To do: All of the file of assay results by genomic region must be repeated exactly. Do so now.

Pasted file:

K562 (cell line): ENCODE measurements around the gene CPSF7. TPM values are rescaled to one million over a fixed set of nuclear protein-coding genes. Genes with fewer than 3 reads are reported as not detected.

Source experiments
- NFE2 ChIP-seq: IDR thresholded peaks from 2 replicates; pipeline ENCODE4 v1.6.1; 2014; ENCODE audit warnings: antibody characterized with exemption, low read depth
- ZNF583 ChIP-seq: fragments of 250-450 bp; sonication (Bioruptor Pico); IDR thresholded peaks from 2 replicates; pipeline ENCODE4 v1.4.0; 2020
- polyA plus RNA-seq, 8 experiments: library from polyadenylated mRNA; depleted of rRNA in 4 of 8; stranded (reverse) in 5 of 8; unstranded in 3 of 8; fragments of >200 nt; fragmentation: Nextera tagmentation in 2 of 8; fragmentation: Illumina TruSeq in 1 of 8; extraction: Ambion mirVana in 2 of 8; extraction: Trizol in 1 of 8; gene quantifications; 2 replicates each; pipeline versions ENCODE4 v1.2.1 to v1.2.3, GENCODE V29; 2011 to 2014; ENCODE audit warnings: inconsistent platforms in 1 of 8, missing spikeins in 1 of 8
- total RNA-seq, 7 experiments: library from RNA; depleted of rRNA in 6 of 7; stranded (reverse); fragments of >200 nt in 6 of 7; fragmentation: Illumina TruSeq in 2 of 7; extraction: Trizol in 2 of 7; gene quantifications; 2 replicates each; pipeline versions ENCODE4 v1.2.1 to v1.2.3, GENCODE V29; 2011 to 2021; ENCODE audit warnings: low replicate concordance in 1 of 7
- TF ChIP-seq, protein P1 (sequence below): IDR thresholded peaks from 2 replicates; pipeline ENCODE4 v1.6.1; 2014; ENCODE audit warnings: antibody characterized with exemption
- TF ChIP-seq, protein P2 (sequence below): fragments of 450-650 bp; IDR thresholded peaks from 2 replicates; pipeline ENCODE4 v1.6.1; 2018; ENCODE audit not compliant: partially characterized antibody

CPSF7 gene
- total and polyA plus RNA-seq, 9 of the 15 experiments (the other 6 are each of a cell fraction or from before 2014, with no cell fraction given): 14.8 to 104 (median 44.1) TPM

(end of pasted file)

K562 (cell line): ENCODE measurements around the gene CPSF7. TPM values are rescaled to one million over a fixed set of nuclear protein-coding genes. Genes with fewer than 3 reads are reported as not detected.

Source experiments
- NFE2 ChIP-seq: IDR thresholded peaks from 2 replicates; pipeline ENCODE4 v1.6.1; 2014; ENCODE audit warnings: antibody characterized with exemption, low read depth
- ZNF583 ChIP-seq: fragments of 250-450 bp; sonication (Bioruptor Pico); IDR thresholded peaks from 2 replicates; pipeline ENCODE4 v1.4.0; 2020
- polyA plus RNA-seq, 8 experiments: library from polyadenylated mRNA; depleted of rRNA in 4 of 8; stranded (reverse) in 5 of 8; unstranded in 3 of 8; fragments of >200 nt; fragmentation: Nextera tagmentation in 2 of 8; fragmentation: Illumina TruSeq in 1 of 8; extraction: Ambion mirVana in 2 of 8; extraction: Trizol in 1 of 8; gene quantifications; 2 replicates each; pipeline versions ENCODE4 v1.2.1 to v1.2.3, GENCODE V29; 2011 to 2014; ENCODE audit warnings: inconsistent platforms in 1 of 8, missing spikeins in 1 of 8
- total RNA-seq, 7 experiments: library from RNA; depleted of rRNA in 6 of 7; stranded (reverse); fragments of >200 nt in 6 of 7; fragmentation: Illumina TruSeq in 2 of 7; extraction: Trizol in 2 of 7; gene quantifications; 2 replicates each; pipeline versions ENCODE4 v1.2.1 to v1.2.3, GENCODE V29; 2011 to 2021; ENCODE audit warnings: low replicate concordance in 1 of 7
- TF ChIP-seq, protein P1 (sequence below): IDR thresholded peaks from 2 replicates; pipeline ENCODE4 v1.6.1; 2014; ENCODE audit warnings: antibody characterized with exemption
- TF ChIP-seq, protein P2 (sequence below): fragments of 450-650 bp; IDR thresholded peaks from 2 replicates; pipeline ENCODE4 v1.6.1; 2018; ENCODE audit not compliant: partially characterized antibody

CPSF7 gene
- total and polyA plus RNA-seq, 9 of the 15 experiments (the other 6 are each of a cell fraction or from before 2014, with no cell fraction given): 14.8 to 104 (median 44.1) TPM